Born in 1765 in Westborough, Massachusetts, Eli Whitney became one of the most important inventors in American history. He graduated from Yale in 1792, going late because his stepmother opposed it and he had to earn the money first, working as a teacher. He hoped to study law but continued to lack money so he went to Georgia to work as a private tutor. On the ship down to Georgia, he met the wife of the recently deceased Rhode Island Revolutionary War hero turned slaver Nathanael Greene. They became friends and invited him to her plantation. While there, Whitney invented the cotton gin, solving the long-term problem of cotton production, which was getting the seeds detached from the fibers, a labor-intensive operation making large-scale production unfeasible. He received the patent for his cotton gin in 1794. This led to an almost immediate rapid intensification of American slavery as cotton fever spread over the South and gave the slaveholding class a new profitable crop to crop after years of low-profit tobacco grown on depleted soils. Emancipation rhetoric ceased in places like Virginia and Americans rapidly sought to exterminate the Indians of the American South to clear their land for cotton, something nearly completed within 50 years.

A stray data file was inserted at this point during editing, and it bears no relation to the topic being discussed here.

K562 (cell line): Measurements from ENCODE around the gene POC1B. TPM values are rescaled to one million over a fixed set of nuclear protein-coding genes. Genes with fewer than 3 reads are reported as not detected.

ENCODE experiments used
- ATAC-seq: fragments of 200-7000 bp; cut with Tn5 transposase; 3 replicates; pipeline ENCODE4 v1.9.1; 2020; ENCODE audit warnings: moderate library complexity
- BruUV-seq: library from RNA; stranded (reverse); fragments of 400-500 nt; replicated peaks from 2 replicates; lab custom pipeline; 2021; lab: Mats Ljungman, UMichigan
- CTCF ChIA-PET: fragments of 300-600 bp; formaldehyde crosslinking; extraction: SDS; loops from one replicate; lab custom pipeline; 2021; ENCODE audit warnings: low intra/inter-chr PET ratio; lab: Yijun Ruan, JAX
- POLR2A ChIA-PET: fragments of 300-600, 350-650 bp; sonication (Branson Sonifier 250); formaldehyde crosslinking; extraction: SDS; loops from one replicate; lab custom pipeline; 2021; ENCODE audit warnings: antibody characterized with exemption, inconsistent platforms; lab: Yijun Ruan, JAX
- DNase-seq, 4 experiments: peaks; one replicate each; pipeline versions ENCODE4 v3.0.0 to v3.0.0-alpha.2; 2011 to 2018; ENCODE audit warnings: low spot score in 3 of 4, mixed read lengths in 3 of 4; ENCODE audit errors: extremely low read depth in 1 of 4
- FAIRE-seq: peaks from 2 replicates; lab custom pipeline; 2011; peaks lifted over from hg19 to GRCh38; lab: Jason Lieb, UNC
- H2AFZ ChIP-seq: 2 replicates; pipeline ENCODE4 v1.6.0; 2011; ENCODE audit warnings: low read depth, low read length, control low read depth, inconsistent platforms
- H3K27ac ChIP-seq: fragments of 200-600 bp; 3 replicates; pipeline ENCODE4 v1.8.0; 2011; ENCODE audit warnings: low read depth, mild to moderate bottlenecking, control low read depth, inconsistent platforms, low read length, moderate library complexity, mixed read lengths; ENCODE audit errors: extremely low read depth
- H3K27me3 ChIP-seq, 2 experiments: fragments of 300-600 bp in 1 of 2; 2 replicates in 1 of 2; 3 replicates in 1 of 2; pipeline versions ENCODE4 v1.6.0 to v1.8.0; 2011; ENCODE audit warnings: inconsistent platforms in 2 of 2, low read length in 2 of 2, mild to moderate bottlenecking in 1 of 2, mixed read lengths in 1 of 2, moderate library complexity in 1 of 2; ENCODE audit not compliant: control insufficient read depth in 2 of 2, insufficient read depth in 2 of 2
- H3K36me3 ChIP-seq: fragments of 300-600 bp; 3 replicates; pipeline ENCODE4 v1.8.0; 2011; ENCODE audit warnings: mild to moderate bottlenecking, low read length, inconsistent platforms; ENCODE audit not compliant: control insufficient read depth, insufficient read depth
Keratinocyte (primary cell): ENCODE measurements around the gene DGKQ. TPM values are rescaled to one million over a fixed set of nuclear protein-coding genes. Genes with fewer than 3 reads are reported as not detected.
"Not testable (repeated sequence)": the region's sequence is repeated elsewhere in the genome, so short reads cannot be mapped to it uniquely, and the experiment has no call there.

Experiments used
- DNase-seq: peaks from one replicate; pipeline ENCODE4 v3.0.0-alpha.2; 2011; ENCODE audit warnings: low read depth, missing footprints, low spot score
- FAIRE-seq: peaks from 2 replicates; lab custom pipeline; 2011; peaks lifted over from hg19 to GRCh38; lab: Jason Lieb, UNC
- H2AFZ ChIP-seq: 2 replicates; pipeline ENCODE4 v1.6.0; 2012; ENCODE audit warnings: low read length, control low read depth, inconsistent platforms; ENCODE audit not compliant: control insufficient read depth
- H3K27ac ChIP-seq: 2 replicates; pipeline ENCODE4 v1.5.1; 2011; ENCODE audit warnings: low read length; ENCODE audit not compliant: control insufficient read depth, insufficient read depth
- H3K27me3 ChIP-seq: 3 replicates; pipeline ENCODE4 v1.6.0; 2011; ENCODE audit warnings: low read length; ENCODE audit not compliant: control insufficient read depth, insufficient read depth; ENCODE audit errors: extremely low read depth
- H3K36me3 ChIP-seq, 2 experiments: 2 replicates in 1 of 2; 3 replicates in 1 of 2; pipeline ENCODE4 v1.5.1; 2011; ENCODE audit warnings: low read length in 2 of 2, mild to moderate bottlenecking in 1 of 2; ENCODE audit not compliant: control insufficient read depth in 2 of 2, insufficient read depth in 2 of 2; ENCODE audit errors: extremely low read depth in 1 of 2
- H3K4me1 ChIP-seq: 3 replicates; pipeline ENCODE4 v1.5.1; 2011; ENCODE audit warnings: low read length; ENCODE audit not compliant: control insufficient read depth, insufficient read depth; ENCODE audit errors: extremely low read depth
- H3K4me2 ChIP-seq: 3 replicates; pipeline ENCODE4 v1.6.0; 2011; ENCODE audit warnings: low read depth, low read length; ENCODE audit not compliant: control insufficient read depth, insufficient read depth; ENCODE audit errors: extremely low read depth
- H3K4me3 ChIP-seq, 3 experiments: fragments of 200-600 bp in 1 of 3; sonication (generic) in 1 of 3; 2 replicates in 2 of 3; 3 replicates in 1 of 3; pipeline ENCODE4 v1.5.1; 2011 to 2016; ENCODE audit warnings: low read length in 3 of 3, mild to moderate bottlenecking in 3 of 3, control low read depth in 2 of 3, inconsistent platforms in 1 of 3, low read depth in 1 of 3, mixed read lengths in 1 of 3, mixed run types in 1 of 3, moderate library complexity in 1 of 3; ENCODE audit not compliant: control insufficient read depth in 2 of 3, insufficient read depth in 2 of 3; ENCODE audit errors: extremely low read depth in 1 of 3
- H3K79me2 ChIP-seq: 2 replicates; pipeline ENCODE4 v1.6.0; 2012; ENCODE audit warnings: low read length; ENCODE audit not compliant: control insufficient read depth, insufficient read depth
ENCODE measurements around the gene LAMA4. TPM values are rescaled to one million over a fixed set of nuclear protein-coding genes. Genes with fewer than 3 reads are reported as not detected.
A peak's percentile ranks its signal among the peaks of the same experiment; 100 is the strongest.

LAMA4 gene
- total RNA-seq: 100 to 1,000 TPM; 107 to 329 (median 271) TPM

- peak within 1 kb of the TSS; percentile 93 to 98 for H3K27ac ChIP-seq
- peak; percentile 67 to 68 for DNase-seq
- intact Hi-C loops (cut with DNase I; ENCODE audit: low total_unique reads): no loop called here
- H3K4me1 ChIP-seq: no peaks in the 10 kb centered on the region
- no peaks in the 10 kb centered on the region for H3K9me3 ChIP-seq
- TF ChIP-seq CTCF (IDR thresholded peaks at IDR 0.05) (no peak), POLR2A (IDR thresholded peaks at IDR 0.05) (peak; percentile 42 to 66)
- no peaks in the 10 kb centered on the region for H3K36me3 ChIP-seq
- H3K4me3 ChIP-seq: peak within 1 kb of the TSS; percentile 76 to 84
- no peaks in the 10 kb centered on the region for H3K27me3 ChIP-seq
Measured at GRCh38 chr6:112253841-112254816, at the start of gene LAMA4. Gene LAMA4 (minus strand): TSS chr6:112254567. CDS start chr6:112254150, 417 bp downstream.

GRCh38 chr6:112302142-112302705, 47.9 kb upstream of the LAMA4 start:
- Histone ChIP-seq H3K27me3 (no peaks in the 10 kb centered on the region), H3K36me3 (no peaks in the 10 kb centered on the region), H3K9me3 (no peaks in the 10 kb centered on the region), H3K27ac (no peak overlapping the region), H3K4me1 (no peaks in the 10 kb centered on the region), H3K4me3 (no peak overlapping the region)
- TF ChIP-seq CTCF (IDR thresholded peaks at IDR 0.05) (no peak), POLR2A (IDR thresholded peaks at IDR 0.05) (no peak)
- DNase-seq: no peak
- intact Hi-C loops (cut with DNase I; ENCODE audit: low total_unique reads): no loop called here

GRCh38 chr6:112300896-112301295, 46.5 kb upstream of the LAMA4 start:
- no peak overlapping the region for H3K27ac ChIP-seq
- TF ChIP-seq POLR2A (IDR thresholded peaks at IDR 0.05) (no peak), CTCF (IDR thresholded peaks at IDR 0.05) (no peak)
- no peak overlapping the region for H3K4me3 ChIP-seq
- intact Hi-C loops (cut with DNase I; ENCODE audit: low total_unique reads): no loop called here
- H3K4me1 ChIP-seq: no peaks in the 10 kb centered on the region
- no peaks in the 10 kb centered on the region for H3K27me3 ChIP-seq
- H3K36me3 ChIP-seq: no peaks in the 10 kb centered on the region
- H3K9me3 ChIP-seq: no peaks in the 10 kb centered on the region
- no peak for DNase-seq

The cotton gin did not make Whitney rich, which was often the case with successful inventions in early America because patent infringement was so common. But it did make Whitney famous. He received federal contracts to create arms with interchangeable parts as early as 1798. He did not invent this idea, but he significantly advanced it. The contract was not for the arms to be used in the United States, but rather to push the Americans’ rather obstinate definition of neutral rights, which in their minds meant selling whatever they wanted to whoever would buy it, including guns to both nations at war with each other. As he became rich on these contracts, he became ever more tightly connected with the Connecticut elite around Yale. He died of prostate cancer in New Haven in 1825.

Eli Whitney is buried in Grove Street Cemetery, New Haven, Connecticut.

This Day in Labor History: August 21, 1791

[ 35 ] August 21, 2016 |